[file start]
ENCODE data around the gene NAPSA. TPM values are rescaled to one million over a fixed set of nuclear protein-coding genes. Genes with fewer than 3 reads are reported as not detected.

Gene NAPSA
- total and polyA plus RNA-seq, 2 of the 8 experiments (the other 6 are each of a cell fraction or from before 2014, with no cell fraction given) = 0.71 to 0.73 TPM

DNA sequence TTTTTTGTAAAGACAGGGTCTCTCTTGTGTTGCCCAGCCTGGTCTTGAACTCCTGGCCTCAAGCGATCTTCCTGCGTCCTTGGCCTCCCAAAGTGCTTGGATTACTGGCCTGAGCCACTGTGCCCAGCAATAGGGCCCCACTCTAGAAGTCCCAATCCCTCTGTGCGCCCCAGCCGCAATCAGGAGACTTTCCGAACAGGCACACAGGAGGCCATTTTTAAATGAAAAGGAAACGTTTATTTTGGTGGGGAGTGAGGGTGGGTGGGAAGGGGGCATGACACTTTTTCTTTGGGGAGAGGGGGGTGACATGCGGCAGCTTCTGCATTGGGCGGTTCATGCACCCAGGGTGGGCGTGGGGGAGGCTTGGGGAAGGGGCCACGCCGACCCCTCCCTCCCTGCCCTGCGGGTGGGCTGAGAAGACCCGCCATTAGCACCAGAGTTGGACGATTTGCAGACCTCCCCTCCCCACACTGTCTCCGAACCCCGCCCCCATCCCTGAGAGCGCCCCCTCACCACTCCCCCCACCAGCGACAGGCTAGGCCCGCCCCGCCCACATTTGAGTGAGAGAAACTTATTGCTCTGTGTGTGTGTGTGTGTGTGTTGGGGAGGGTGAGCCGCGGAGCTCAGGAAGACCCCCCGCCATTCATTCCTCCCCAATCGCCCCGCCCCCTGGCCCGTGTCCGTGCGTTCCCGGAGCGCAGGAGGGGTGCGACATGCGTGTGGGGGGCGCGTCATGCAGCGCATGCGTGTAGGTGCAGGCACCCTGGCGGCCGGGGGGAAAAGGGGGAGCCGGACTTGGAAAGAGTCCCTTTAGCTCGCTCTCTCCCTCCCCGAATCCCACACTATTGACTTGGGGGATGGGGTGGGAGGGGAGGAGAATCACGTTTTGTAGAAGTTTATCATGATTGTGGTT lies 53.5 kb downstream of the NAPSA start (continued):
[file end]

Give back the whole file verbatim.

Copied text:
ENCODE data around the gene NAPSA. TPM values are rescaled to one million over a fixed set of nuclear protein-coding genes. Genes with fewer than 3 reads are reported as not detected.

Gene NAPSA
- total and polyA plus RNA-seq, 2 of the 8 experiments (the other 6 are each of a cell fraction or from before 2014, with no cell fraction given) = 0.71 to 0.73 TPM

DNA sequence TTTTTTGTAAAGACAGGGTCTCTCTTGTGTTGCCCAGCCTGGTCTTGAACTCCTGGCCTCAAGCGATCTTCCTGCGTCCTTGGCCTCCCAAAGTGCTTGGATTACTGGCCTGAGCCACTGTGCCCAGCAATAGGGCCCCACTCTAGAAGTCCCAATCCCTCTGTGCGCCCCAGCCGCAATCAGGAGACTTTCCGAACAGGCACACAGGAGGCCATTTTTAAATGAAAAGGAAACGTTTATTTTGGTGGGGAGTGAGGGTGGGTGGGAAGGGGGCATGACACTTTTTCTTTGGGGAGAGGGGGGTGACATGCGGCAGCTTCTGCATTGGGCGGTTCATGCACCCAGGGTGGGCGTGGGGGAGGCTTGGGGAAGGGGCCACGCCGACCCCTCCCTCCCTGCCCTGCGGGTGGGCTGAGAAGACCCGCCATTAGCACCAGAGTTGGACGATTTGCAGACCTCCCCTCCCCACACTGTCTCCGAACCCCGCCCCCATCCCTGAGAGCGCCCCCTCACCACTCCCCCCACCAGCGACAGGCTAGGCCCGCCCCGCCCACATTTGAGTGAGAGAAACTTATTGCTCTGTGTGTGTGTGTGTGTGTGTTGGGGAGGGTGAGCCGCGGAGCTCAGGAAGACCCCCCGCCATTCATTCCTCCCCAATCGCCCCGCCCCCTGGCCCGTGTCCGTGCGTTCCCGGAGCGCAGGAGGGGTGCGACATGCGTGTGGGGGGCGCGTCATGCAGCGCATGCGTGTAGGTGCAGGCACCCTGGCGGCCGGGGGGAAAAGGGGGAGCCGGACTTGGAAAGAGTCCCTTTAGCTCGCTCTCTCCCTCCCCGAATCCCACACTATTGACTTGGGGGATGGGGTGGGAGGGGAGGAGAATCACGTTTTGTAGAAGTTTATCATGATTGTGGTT lies 53.5 kb downstream of the NAPSA start (continued):